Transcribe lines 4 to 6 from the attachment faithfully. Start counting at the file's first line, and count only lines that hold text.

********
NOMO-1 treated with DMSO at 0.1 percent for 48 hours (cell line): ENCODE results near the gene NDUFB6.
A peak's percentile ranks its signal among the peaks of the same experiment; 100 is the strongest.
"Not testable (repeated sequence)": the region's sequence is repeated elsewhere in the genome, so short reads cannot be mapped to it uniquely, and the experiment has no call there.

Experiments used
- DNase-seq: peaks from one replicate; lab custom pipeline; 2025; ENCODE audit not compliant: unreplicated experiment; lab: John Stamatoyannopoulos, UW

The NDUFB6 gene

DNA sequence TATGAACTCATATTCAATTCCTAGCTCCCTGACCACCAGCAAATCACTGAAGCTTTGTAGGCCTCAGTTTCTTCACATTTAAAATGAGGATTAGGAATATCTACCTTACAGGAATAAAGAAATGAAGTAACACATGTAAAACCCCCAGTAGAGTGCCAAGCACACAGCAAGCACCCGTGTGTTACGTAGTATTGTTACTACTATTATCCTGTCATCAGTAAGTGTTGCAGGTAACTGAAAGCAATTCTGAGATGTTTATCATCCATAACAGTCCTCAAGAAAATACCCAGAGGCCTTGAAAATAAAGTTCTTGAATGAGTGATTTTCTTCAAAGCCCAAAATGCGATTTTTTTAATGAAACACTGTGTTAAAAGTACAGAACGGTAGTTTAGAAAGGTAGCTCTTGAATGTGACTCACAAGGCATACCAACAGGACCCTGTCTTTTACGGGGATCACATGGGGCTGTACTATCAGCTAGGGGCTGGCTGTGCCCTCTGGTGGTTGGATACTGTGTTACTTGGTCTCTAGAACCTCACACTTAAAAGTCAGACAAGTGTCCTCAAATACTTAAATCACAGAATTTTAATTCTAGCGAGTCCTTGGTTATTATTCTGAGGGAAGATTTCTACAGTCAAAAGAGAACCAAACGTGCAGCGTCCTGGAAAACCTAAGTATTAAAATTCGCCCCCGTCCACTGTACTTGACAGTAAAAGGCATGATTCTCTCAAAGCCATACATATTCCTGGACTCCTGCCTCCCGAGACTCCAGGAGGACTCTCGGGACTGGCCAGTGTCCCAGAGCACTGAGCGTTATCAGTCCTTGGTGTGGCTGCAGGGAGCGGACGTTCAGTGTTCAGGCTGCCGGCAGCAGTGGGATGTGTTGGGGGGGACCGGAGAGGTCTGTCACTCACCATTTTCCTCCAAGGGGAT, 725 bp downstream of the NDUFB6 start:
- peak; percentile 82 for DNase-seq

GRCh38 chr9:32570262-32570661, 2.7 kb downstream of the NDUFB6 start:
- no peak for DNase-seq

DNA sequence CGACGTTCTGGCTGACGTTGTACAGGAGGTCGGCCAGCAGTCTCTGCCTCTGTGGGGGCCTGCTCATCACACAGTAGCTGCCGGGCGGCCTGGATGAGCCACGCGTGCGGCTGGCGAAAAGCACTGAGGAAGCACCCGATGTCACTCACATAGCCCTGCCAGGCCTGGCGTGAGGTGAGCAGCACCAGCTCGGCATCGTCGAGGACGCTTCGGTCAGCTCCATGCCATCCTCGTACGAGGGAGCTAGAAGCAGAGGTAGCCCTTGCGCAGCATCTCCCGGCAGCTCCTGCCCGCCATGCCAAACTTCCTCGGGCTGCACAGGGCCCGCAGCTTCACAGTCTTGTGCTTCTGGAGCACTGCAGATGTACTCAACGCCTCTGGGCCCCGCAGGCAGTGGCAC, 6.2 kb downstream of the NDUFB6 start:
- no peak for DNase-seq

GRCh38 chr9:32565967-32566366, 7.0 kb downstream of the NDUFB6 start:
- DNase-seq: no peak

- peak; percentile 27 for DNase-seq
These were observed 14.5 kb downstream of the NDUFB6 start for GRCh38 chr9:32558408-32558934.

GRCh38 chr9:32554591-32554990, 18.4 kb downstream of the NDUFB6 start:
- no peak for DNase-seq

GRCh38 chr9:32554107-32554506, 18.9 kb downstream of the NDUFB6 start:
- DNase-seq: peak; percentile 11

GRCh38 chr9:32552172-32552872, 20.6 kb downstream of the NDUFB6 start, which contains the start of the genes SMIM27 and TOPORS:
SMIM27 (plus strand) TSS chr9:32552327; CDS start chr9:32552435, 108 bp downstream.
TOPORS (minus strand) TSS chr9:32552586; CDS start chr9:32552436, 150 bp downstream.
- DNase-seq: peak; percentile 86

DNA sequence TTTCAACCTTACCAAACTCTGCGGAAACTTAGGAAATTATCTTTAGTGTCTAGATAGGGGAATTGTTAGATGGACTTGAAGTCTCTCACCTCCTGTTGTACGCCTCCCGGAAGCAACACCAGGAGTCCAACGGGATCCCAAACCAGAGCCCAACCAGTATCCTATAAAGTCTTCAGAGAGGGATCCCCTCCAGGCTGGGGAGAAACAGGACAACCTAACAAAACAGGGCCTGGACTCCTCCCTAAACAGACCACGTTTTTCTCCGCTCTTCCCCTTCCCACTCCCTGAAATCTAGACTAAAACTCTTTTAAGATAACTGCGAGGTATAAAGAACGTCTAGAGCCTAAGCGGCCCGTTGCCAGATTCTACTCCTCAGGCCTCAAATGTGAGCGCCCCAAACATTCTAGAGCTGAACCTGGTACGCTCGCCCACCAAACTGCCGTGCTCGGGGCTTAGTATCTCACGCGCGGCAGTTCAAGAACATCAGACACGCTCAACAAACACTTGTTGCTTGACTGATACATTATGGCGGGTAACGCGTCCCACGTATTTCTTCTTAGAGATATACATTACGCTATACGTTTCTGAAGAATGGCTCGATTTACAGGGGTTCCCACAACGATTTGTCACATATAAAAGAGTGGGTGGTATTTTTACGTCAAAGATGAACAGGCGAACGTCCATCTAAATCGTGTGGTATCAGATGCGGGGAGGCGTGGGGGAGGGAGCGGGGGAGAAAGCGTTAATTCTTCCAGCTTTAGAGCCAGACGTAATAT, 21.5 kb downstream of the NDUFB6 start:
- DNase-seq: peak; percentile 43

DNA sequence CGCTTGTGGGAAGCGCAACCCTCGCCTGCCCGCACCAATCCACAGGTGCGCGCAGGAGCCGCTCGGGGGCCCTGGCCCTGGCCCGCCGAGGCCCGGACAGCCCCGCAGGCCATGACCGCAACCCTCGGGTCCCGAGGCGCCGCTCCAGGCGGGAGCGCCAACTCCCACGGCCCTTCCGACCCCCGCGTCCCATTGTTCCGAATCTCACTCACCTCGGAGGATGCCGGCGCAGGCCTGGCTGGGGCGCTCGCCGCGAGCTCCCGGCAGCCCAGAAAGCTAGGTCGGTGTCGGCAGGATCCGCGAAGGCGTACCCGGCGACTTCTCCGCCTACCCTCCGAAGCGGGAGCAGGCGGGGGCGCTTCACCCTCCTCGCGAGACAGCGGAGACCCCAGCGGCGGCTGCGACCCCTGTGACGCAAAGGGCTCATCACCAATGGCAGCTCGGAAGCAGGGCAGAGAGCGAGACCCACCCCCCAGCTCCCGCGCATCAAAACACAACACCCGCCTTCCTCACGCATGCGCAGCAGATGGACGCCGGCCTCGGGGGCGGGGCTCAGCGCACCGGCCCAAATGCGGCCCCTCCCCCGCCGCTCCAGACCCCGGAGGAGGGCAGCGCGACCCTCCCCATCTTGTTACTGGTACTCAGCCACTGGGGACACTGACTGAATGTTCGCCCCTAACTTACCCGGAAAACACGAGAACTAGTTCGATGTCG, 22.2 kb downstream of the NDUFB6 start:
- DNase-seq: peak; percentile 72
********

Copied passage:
Experiments used
- DNase-seq: peaks from one replicate; lab custom pipeline; 2025; ENCODE audit not compliant: unreplicated experiment; lab: John Stamatoyannopoulos, UW

The NDUFB6 gene